Today’s composers would love to discover the elusive formula for artistic permanence. But it was probably always so. Even German composer Johannes Brahms (1833-1897) did not instantly achieve the honoured status he still holds today.
Just before he turned 30, Brahms, perhaps most famous for his lullaby, relocated from Hamburg to Vienna, then the musical centre of the German-speaking world. In the 1790s, the twenty-something Beethoven had also moved permanently from provincial Germany to Vienna. Brahms, the emerging composer, was therefore keenly aware of inheriting a heavy mantle from his idols, particularly Beethoven.
This perhaps explains why Brahms delayed publishing either a symphony or string quartet, genres where Beethoven excelled. Brahms’ early chamber music was mostly written for combinations that also avoid direct comparison with established models and precursors.
This was the case with his Piano Quartet in G minor Opus 25. A quartet is a piece of music composed for a piano and three other instruments. Brahms used the unusual combination of piano, violin, viola and cello.
Brahms made his Viennese debut as composer and performer on piano on November 16 1862 with this piece. It was exactly one year after the quartet had its world premiere in Hamburg, featuring the preeminent pianist Clara Schumann.
Since their first meeting a decade prior, Brahms had come to rely upon her artistic guidance, frequently submitting draft compositions for comment. In the case of the quartet, Schumann gave mixed criticisms.
Secrets in the movements
As well as using four performers and instruments, a quartet is composed of four movements. Schumann disliked the first movement’s sprawling expansiveness and the unconventional way Brahms handled some musical principles. The quartet is set in the musical key of G minor, and this is where it starts in the first movement, which is a sonata.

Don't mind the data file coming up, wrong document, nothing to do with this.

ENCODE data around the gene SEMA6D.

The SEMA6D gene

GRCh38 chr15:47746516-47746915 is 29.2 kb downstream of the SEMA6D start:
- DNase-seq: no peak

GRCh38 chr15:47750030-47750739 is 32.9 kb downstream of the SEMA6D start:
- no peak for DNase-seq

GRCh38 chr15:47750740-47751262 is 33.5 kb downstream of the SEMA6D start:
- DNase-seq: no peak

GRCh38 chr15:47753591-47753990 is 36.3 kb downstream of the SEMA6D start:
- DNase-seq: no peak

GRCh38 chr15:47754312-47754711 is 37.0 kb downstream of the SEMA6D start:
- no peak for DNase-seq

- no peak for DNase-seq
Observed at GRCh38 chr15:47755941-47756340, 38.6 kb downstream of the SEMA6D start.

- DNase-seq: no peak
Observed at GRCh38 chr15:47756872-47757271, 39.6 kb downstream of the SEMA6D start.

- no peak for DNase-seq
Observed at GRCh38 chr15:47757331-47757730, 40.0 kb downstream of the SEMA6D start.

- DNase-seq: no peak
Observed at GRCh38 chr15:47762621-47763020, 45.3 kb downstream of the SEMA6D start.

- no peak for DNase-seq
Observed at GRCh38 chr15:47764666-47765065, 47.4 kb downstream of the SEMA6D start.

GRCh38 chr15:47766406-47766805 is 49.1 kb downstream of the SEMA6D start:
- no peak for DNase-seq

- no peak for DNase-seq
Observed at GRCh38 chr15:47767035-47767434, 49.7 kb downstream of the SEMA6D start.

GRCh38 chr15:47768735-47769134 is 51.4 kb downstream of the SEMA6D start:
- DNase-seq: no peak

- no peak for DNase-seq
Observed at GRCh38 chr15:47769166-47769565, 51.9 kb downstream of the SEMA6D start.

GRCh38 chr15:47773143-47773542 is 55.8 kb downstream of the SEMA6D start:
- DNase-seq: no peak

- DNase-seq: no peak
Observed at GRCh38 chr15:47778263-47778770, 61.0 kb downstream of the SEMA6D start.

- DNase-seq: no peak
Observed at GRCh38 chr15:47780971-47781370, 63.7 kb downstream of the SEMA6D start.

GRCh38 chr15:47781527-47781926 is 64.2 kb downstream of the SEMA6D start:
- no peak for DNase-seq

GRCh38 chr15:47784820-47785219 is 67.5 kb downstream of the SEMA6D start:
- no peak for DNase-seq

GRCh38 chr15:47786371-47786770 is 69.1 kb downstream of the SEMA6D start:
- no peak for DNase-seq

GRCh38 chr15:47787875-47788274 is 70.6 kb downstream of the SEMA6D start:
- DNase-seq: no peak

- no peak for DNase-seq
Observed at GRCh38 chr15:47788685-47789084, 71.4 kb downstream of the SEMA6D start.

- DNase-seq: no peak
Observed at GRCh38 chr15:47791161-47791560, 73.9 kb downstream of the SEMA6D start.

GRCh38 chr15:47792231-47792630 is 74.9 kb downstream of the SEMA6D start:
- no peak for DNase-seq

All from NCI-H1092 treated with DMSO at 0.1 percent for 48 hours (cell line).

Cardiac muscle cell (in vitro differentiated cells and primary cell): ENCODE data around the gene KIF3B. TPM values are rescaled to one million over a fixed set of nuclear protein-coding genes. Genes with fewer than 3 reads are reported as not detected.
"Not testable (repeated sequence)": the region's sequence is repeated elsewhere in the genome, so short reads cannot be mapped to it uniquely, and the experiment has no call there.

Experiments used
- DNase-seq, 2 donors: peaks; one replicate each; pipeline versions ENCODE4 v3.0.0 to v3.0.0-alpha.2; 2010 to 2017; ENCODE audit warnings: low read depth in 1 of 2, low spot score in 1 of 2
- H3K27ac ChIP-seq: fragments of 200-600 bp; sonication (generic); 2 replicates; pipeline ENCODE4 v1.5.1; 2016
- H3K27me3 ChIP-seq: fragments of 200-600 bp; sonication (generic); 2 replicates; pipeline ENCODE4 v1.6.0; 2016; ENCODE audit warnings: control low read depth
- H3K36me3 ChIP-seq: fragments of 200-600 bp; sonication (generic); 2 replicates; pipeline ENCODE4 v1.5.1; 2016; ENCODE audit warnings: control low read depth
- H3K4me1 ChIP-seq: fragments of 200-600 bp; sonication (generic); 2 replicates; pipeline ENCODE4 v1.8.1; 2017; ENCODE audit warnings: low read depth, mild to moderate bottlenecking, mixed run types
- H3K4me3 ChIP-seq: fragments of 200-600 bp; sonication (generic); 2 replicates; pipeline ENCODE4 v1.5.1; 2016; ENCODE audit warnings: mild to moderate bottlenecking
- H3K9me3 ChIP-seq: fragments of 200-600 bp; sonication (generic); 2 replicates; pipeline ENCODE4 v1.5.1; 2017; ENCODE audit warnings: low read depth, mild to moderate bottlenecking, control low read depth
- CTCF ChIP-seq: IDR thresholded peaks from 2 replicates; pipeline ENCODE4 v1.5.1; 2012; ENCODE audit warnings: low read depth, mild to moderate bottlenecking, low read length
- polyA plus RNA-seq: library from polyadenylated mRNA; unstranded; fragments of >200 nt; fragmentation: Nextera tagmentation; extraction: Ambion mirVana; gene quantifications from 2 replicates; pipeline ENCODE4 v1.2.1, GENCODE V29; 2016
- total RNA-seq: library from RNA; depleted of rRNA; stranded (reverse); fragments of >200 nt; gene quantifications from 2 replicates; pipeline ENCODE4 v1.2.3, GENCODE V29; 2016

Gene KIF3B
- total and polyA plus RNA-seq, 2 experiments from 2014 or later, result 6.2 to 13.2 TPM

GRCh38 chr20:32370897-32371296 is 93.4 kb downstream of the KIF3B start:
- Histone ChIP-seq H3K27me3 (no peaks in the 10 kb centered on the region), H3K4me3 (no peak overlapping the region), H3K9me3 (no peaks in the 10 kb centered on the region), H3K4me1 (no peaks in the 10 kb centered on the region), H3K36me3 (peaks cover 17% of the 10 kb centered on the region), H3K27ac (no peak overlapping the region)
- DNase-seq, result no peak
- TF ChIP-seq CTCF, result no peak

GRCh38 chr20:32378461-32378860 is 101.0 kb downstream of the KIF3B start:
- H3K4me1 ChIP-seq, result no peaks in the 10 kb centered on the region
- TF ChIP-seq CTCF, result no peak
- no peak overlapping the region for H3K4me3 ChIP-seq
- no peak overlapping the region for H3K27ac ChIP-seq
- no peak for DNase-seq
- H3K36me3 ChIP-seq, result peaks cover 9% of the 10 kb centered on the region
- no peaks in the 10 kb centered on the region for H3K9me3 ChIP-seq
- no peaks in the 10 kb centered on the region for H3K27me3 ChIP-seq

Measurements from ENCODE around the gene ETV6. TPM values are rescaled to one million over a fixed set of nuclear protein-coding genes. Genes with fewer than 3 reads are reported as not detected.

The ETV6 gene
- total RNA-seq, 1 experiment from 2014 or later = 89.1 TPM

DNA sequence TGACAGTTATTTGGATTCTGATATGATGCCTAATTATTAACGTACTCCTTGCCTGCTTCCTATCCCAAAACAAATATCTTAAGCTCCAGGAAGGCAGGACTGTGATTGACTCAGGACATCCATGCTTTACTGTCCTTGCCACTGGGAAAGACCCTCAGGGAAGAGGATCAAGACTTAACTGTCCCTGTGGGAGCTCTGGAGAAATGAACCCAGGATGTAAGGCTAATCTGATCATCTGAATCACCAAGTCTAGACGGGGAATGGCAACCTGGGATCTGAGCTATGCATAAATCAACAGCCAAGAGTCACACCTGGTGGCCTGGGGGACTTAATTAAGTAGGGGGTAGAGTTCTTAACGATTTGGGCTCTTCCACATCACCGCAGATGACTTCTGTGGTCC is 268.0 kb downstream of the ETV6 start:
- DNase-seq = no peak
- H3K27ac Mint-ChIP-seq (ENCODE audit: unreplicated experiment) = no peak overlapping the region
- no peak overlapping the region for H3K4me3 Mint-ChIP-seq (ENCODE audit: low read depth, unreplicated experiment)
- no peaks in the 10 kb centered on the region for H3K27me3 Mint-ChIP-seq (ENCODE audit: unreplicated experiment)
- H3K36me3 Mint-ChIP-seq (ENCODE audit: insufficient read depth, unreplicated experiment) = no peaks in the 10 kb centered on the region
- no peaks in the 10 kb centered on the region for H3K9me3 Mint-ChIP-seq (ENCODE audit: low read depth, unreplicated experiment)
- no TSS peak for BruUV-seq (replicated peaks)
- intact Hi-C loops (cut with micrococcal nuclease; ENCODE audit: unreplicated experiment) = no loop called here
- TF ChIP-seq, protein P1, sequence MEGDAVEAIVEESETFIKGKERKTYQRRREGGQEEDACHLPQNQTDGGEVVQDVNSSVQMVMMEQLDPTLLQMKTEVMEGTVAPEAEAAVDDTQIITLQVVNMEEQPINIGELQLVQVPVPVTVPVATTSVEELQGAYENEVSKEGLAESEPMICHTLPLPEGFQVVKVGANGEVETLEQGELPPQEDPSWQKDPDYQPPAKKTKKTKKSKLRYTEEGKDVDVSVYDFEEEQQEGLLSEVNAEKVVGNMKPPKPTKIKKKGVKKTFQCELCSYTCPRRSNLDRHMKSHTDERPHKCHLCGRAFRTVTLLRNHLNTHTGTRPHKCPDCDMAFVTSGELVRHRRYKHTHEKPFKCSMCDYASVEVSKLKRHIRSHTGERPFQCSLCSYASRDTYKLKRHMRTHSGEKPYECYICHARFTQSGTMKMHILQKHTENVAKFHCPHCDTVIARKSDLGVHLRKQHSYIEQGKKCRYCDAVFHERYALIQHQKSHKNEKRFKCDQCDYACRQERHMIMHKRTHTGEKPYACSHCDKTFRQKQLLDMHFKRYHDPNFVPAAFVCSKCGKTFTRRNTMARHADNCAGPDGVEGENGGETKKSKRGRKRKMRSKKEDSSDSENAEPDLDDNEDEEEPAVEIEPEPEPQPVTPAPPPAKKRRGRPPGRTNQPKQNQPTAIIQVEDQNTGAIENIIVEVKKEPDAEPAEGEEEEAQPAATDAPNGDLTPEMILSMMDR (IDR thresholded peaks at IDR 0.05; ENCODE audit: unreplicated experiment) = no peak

Sonatas were the favoured form for a lot of music from the 18th to mid-19th century, and were generally structured around three parts. Sonatas change between musical keys to develop contrasting sounds and create tension. In Schumann’s view though, Brahms’s shifts in key were unbalanced.
However she strongly approved of the second movement of the quartet (see clip below). Brahms initially called it a “scherzo”, but because of its comparatively moderate tempo, Schumann suggested it be renamed an “intermezzo”. (Both of these titles simply refer to the speed, range and mood of the movement.) Brahms did so, and thereafter would frequently use this genre title in his large output of short piano solo compositions.
Two other aspects of the quartet’s second movement would have also pleased Schumann. She was known to enjoy “pedal point” technique, whereby a single note is sustained in one part alongside changing harmonies in the other instruments. Here, the cello plays middle C more than 50 times while the other strings move around with great melodic freedom.
The opening melody in C minor by the violin and viola is undoubtedly a direct personal reference to Schumann. Borrowing a device from her beloved but recently deceased husband Robert, Brahms spells her first name within the melody. In its original form and key, the musical notes C and A are retained, with B and G substituted for the letters L and R in her name respectively: (C-B-A-G-A).
Since Brahms had chosen to place the quicker inner movement second, his third movement needed to be more melodic and sonorous. Here the strings shine with long-breathed phrases, supported by a wide ranging piano part in the bass register.